The Magazine of The Evangelical Lutheran Church in America


Creative outreach: Peter Marty

Over coffee, I learned a bit more about the cloud of witnesses behind Peter Marty, the new host for Grace Matters, the ELCA radio ministry. They include: Paul Landahl, the pastor who told a young Marty that "religion isn't phony, faith is practical and relationships matter"; a beloved brother who "collapsed into the world of the mentally ill"; and a mother who died from cancer while he was volunteering in Cameroon, building houses with construction skills she taught him.

"It was six weeks before I got the letter that told me she was ill," he says. "She said there was ... nothing [I] could do. I should stay and finish my work.... She handled the family like an Army officer full of love. Everyone had their assignments. That's how we took in foster kids and foreign exchange students. We had a good life.... There's still a void."

What would his mom say about his being on the radio? "I think she'd say: 'Peter will do this ministry well. I think he pushes too hard at the expense of those who love him, but the church will definitely get their money's worth,' " he says.

Those who love him — especially his wife, Susan, and their children, Jacob, 16, and Rachel, 13 — help provide balance, Marty says. He still tucks the kids in at night, and they all say prayers together and talk about their day. "We take an interest in one another," he says. "You can't just live your own lives."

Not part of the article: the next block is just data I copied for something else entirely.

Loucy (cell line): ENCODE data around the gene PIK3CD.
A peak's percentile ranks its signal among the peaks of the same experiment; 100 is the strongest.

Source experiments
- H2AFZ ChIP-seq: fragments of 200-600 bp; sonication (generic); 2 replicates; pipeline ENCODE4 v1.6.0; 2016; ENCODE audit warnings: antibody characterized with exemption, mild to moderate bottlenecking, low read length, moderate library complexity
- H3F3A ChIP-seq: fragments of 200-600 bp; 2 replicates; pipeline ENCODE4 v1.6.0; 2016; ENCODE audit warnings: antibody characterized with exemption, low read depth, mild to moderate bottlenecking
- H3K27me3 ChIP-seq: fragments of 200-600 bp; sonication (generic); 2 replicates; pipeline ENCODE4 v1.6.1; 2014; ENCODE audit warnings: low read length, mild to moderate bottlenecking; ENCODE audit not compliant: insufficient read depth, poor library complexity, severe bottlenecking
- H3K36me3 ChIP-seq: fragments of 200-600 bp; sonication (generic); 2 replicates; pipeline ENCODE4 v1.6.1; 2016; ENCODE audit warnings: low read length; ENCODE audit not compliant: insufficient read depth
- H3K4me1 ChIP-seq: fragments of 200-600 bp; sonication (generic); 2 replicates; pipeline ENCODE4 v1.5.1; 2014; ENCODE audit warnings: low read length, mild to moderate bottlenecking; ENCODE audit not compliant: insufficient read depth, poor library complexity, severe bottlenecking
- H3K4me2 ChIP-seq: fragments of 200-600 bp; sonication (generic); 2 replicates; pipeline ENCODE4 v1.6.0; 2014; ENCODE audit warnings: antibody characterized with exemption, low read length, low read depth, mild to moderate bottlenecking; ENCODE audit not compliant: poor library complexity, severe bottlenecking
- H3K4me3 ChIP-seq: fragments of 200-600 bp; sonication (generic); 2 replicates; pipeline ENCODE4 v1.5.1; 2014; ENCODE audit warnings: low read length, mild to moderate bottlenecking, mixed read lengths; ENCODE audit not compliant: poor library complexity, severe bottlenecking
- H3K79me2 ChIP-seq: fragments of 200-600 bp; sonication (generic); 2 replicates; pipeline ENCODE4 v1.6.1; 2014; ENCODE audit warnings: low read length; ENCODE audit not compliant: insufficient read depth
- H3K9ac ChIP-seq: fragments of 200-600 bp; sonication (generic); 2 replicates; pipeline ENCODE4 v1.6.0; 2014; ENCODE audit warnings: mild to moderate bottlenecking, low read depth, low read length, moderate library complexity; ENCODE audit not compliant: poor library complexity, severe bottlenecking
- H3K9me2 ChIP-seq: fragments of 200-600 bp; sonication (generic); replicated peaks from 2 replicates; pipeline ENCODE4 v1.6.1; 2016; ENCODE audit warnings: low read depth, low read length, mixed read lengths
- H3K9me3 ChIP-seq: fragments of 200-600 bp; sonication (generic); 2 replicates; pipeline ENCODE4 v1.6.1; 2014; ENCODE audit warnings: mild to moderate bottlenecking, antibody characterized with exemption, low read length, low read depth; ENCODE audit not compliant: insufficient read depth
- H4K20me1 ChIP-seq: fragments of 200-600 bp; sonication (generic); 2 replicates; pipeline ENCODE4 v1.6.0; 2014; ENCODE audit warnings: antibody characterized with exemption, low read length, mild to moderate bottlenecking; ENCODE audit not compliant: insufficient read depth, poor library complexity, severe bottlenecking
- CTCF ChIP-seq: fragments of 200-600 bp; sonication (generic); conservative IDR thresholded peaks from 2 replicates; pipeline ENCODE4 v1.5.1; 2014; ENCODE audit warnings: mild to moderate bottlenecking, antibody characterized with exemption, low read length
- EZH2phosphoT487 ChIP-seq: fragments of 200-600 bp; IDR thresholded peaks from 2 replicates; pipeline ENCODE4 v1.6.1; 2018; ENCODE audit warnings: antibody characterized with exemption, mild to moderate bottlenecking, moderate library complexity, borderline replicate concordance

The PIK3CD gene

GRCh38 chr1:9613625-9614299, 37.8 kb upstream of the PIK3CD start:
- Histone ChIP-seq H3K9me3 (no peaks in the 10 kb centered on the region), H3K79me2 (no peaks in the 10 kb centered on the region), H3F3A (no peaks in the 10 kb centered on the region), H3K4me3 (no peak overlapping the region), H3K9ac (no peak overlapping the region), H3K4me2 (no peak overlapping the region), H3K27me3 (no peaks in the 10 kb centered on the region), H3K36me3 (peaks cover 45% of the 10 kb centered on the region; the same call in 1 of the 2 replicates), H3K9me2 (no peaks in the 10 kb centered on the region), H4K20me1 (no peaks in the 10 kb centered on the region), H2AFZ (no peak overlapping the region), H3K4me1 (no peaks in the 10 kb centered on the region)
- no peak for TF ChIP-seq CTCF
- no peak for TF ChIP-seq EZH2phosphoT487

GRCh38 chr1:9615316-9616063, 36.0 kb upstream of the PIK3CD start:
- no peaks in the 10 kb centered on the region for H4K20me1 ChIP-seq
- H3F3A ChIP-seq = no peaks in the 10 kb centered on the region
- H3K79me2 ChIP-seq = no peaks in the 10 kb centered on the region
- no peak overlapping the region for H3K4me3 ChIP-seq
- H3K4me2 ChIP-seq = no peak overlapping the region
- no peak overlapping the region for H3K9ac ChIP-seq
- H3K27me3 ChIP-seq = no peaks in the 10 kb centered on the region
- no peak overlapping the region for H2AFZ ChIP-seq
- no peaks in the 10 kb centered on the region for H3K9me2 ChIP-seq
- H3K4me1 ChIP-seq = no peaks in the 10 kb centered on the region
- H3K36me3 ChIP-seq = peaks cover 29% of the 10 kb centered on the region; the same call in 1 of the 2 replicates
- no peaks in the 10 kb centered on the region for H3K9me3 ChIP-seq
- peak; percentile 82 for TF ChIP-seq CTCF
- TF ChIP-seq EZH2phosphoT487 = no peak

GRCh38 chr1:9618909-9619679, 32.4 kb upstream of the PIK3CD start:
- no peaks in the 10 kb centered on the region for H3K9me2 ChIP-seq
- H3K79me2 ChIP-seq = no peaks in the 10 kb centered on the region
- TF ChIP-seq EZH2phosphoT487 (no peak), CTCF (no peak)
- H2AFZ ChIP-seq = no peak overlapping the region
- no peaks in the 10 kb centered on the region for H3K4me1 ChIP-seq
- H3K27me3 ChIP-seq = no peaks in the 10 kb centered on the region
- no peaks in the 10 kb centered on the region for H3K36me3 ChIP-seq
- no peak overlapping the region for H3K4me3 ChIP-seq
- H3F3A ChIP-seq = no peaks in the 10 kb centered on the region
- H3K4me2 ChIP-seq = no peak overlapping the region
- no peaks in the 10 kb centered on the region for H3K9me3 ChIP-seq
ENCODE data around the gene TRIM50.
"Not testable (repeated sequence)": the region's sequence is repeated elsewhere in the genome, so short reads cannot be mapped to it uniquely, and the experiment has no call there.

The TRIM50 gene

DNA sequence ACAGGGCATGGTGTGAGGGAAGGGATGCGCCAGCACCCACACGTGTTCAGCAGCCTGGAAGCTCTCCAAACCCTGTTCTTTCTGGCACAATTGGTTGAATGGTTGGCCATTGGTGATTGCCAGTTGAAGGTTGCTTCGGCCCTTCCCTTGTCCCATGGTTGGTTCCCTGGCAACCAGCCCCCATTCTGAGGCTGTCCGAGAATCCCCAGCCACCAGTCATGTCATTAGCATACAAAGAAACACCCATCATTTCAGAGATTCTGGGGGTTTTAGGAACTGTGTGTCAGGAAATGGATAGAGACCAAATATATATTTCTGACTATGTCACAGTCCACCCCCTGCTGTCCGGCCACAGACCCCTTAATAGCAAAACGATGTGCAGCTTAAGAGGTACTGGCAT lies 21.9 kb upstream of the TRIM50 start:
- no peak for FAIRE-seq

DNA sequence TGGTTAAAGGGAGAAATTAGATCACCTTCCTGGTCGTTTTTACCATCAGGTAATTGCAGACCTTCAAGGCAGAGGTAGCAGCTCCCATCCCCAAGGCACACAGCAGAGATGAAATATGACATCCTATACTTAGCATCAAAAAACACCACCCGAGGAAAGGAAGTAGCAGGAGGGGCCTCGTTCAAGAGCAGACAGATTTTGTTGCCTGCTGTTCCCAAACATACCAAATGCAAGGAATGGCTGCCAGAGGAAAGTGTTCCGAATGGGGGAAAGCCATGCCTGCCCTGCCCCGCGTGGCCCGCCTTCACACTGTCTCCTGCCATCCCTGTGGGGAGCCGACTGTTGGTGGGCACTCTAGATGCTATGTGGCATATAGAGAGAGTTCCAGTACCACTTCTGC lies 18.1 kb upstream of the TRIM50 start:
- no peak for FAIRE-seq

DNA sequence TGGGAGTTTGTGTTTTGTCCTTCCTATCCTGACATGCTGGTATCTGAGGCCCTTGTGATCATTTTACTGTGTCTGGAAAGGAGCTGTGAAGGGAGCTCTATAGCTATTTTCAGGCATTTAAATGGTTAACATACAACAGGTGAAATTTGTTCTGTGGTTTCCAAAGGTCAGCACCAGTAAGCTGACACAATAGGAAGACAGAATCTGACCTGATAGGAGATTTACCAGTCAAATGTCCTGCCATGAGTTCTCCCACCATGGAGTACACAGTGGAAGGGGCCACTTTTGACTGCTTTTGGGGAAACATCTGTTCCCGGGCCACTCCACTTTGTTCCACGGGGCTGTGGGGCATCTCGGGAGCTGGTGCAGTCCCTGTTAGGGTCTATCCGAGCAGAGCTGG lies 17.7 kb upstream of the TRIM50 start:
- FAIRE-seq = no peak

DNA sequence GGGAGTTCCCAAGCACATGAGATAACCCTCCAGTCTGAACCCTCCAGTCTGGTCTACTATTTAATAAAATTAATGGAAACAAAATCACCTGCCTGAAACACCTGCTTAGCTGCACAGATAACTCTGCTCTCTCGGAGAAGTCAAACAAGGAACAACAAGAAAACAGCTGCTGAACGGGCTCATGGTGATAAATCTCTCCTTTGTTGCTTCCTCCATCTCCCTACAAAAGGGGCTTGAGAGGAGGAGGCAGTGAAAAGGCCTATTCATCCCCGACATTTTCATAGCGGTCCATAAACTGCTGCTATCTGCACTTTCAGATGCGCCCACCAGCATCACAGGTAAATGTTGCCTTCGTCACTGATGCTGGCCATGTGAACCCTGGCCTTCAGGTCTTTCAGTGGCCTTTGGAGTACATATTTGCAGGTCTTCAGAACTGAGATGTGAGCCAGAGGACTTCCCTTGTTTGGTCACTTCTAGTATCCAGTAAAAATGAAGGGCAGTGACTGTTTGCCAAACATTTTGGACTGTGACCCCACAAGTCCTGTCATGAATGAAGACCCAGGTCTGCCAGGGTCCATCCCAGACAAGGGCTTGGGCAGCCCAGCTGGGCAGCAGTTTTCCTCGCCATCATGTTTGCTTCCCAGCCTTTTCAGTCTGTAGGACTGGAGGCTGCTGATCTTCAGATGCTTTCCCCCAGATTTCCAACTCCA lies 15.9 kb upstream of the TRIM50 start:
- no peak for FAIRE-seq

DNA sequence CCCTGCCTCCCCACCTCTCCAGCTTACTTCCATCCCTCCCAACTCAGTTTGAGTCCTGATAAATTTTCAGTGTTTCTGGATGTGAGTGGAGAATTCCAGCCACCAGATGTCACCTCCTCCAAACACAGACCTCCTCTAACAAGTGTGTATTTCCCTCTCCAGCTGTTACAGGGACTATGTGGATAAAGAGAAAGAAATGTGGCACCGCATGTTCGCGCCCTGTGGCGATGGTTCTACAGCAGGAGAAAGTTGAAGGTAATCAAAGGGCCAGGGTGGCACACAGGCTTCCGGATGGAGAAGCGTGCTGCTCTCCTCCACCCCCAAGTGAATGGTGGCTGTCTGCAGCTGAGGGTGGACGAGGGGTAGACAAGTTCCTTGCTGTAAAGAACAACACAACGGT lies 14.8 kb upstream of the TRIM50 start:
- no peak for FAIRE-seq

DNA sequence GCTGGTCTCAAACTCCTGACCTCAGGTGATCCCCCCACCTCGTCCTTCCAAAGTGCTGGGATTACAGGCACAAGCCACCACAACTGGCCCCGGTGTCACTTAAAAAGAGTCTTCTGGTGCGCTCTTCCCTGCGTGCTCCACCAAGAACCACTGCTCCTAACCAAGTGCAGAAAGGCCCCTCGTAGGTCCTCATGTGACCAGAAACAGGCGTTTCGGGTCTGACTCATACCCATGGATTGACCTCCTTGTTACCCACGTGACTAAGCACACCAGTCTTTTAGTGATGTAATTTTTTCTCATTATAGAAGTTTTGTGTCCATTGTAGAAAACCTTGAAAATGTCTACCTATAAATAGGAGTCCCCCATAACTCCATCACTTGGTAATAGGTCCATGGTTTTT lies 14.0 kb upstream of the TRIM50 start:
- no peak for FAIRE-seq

And, yes, if you're into the Lutheran "who's who," you may wonder about his last name. It's ironic that he's become the ELCA's radio evangelist when he once ducked Lutheran circles, even in seminary, because of his famous theologian father, Martin Marty.

"I wanted to be in some circle other than a tight Lutheran circle where I might be known only through him," he says. With a wry smile, he shares briefly that, once, when a reporter learned he was Martin Marty's son, it shifted the article's focus. "I love my father dearly, but that's all the reporter wanted to talk about," he says gently. "And we're two different people."


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